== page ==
Can Europe Make It?

The Swedish model dismantled: premature closure of the Gender Equality Agency

The cleavage was between pleas to continue the work to reduce segregation and further equal rights and gender equality (jämlikhet och jämställdhet), and appeals to enforce security and law-and-order (lag och ordning).

Ov Cristian Norocel
18 December 2018

Swedish Secretariat for Gender Research Facebook page. Fair use.

On December 17, 1918, the historic decision was taken in the Swedish Parliament in favour of introducing universal and equal suffrage for women and men. 100 years later, the date marks the very day when confirmation came that the Swedish Gender Equality Agency (Jämställdhetsmyndigheten) would be closed down, thereby delivering a serious institutional blow to the coordination and harmonization of Swedish gender equality efforts that have been undertaken over the past century.

An uncertain parliamentary landscape and a rejected transitional budget

The results of the Swedish Parliamentary elections which took place on 9 September 2018, marked a significant shift rightwards. The right-wing populists Sweden Democrats (Sverigedemokraterna) became the third largest party, redrawing the political map which had previously consisted of two alliance blocks. Traditionally, the two blocks were opposed  – on the one hand, the progressive “red-greens” consisting of the Social Democrats (Socialdemokraterna); the Green Party (Miljöpartiet); and the Left Party (Vänsterpartiet). On the other, the neoliberal conservative “blue” alliance that reunited the conservative Moderate Party (Moderaterna), the neoliberal Center Party (Centerpartiet), the Liberals (Liberalerna), and the Christian Democrats (Kristdemokraterna).

After the September elections, however, the two alliance blocks lack sufficient support in Parliament to form a stable government. Despite intense negotiations, some 100 days after the elections, there still is no governmental formula with a parliamentary majority.

Under these unusual conditions, the 2019/2020 budget was drafted as a transitional budget by the outgoing Löfven government (reuniting the Social Democrats and the Greens), and stipulated continuing along the line of the policy priorities set in the previous mandate. The transitional budget was nonetheless voted down on 12 December 2018. In its place, budget guidelines hastily drawn up by the conservatives Moderate Party and Christian Democrats also received the backing of the Sweden Democrats. This signalled a fresh intention on the part of right-wing populists to build an alliance with the conservative Moderate Party and Christian Democrats. In so doing they bypass the opposition of the Center Party and Liberals who have so far refused to partake in any government negotiations which involve the Sweden Democrats. In other words, the Sweden Democrats are aiming to gain legitimacy, and reshuffle the “blue” block around conservative values, economic deregulation, and drastically reduced immigration.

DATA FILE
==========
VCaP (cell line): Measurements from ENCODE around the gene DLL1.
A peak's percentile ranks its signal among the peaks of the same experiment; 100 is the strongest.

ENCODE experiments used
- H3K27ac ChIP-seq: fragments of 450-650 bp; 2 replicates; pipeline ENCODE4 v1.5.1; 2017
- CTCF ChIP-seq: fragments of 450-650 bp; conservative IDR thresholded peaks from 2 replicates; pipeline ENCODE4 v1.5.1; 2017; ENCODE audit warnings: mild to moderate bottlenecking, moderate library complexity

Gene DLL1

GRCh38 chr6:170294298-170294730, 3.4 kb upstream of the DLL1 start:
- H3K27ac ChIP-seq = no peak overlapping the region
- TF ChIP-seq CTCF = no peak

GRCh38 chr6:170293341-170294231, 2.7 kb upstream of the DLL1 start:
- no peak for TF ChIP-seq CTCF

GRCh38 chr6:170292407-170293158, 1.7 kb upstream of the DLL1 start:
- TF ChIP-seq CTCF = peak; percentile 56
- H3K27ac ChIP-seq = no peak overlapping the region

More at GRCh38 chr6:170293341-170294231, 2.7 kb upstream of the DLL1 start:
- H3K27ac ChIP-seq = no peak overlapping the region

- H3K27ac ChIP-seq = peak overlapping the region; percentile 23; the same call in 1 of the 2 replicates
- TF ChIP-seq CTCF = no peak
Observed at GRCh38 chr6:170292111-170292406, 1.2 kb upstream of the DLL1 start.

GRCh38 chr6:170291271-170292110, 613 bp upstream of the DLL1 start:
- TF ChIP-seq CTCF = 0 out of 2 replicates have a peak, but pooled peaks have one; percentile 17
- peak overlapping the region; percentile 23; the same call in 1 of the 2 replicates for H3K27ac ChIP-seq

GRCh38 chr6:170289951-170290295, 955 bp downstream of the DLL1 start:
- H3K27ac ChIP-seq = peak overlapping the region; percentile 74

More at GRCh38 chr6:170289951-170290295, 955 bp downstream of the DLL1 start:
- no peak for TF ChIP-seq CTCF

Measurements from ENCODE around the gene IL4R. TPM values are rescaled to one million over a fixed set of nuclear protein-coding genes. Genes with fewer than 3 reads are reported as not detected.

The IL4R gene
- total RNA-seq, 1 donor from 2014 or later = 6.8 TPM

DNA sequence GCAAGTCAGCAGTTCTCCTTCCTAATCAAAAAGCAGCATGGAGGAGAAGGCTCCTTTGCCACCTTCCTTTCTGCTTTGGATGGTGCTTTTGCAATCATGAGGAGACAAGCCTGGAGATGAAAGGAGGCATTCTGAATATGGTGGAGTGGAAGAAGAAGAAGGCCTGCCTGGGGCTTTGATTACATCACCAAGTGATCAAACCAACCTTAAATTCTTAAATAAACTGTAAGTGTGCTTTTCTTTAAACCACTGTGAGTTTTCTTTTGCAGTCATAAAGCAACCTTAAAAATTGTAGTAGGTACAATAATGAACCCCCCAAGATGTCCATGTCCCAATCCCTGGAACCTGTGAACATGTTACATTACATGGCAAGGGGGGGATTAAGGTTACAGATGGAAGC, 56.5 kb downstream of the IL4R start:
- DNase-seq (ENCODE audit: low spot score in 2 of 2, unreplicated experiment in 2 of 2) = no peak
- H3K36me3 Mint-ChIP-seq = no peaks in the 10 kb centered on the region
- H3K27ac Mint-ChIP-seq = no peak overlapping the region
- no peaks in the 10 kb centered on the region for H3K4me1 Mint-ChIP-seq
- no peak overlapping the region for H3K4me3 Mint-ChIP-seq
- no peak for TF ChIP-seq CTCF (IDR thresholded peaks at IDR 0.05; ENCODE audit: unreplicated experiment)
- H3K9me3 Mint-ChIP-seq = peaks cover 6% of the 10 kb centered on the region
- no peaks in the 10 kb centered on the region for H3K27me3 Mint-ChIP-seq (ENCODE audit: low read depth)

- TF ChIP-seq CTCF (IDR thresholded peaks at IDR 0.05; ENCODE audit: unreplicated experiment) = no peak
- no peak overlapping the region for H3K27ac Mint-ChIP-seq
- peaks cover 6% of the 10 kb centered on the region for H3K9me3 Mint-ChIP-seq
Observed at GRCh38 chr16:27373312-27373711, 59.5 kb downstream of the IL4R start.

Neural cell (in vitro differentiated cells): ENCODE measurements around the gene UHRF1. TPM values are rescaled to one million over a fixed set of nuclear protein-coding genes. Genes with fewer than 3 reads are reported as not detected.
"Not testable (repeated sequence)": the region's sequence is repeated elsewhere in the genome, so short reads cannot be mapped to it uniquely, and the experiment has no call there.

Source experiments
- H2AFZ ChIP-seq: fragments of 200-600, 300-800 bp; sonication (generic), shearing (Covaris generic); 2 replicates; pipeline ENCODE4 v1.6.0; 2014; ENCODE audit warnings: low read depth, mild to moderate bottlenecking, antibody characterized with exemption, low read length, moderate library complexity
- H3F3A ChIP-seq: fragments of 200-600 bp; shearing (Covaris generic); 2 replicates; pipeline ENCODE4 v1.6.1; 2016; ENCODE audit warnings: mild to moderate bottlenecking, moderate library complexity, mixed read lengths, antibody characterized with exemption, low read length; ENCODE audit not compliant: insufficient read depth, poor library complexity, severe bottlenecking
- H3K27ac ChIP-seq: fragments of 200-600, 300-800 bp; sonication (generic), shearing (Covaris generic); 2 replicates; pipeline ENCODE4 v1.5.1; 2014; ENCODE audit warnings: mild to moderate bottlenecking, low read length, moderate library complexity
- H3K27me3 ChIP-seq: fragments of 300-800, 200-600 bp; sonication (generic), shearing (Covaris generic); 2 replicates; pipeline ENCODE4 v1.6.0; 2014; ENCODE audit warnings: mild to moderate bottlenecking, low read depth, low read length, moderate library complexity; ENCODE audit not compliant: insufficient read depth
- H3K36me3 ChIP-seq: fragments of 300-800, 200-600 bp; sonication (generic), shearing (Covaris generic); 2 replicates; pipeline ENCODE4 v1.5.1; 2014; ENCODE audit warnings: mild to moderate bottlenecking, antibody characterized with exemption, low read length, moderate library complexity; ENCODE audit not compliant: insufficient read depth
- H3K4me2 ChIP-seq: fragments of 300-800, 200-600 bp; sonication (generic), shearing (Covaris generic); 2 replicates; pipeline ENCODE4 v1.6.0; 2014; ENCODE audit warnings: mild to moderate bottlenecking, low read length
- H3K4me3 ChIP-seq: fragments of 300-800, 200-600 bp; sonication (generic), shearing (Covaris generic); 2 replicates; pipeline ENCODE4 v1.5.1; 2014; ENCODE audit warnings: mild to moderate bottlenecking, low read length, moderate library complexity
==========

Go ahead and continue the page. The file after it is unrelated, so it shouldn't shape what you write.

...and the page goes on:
Conservative budget cuts support for a centralized gender equality approach

The new budget guidelines in this fluid political context stipulate some 28 billion SEK in tax cuts and tax deductions, which directly impacts the functioning of various Swedish state agencies. The one most affected is the Gender Equality Agency (Jämställdhetsmyndigheten). Indeed, the 2019/2020 budget for the Agency is set to decrease with 40 million SEK in 2019, followed by a total cut of funding for 2020.

Put simply, the Agency has approximately a year till it closes, to make sure its core operations and newly launched initiatives are transferred over to other surviving state agencies. The Gender Equality Agency was only established in January 2018. The Löfven government argued that the Agency would meet the need for “a solid and permanent structure at national level”, with the task “to implement the national gender equality policy effectively”